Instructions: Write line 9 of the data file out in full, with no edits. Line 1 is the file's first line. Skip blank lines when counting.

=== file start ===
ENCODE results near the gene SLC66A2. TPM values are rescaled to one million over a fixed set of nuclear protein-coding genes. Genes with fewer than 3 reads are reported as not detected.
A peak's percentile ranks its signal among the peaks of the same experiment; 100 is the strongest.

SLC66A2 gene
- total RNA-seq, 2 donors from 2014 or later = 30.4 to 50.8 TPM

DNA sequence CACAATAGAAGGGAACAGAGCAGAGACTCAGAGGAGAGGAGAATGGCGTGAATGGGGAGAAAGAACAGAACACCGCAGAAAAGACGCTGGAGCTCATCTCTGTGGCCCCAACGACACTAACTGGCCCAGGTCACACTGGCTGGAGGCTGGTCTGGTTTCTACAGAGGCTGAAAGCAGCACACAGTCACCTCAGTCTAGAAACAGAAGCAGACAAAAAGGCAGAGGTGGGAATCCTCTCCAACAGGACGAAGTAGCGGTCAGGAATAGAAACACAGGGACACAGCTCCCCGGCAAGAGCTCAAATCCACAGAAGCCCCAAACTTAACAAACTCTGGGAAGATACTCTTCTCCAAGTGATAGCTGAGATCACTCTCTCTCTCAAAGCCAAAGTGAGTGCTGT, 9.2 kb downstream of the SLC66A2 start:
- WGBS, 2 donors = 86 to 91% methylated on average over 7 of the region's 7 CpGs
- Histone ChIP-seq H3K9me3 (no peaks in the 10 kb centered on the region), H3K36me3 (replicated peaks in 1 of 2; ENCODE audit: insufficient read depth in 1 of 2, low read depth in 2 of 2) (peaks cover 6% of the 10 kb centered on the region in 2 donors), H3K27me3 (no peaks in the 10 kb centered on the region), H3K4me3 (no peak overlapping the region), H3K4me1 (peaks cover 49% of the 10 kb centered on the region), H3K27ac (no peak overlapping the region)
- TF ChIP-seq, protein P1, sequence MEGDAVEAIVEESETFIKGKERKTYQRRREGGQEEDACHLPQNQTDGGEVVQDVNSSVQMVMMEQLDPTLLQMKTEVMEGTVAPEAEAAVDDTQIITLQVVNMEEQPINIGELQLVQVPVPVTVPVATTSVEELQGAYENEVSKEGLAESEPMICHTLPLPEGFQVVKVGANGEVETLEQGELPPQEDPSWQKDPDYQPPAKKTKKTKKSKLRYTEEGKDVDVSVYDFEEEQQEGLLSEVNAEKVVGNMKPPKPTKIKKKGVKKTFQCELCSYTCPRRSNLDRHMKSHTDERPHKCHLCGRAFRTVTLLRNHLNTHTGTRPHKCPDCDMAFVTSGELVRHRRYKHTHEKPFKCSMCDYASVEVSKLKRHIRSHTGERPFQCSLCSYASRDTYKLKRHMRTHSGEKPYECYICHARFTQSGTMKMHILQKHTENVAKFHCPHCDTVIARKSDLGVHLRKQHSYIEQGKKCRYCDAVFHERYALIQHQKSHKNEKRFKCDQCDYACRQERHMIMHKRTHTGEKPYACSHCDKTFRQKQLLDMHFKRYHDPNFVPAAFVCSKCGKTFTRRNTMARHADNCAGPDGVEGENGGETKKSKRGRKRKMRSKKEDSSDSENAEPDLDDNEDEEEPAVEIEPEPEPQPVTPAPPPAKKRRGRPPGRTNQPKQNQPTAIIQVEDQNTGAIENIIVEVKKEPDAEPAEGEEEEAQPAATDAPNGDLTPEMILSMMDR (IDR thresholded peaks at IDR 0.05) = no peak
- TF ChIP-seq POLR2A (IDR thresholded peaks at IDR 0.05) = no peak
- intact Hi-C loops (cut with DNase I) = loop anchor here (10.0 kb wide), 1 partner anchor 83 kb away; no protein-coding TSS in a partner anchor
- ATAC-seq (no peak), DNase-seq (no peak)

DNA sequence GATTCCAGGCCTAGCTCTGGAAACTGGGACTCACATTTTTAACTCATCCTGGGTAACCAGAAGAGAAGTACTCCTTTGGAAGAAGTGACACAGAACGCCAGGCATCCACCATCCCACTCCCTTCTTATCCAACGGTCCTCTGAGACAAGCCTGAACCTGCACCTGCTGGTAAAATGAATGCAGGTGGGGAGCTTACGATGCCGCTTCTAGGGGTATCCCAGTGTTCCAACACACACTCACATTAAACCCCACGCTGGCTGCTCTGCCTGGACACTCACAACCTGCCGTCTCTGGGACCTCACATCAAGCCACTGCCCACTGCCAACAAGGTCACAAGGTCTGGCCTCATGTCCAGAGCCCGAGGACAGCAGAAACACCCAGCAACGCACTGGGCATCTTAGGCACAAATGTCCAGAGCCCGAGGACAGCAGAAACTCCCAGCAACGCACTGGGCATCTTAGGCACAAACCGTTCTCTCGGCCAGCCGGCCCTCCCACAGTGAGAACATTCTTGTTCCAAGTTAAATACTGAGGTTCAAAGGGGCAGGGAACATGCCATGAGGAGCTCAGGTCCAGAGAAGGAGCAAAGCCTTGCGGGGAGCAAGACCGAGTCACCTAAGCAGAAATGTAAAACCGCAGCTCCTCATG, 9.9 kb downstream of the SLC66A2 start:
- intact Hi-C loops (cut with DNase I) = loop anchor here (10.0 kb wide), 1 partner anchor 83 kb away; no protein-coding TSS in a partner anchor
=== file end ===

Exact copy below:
- TF ChIP-seq POLR2A (IDR thresholded peaks at IDR 0.05) = no peak